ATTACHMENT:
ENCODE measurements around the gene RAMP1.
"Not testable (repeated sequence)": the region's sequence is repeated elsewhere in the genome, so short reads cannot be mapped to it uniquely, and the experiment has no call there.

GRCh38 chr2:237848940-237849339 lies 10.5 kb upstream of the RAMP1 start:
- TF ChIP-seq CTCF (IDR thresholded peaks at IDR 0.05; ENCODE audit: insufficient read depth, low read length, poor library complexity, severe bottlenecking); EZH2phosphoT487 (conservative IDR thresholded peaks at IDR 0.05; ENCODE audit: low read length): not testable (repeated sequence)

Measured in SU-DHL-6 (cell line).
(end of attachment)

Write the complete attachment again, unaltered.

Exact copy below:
ENCODE measurements around the gene RAMP1.
"Not testable (repeated sequence)": the region's sequence is repeated elsewhere in the genome, so short reads cannot be mapped to it uniquely, and the experiment has no call there.

GRCh38 chr2:237848940-237849339 lies 10.5 kb upstream of the RAMP1 start:
- TF ChIP-seq CTCF (IDR thresholded peaks at IDR 0.05; ENCODE audit: insufficient read depth, low read length, poor library complexity, severe bottlenecking); EZH2phosphoT487 (conservative IDR thresholded peaks at IDR 0.05; ENCODE audit: low read length): not testable (repeated sequence)

Measured in SU-DHL-6 (cell line).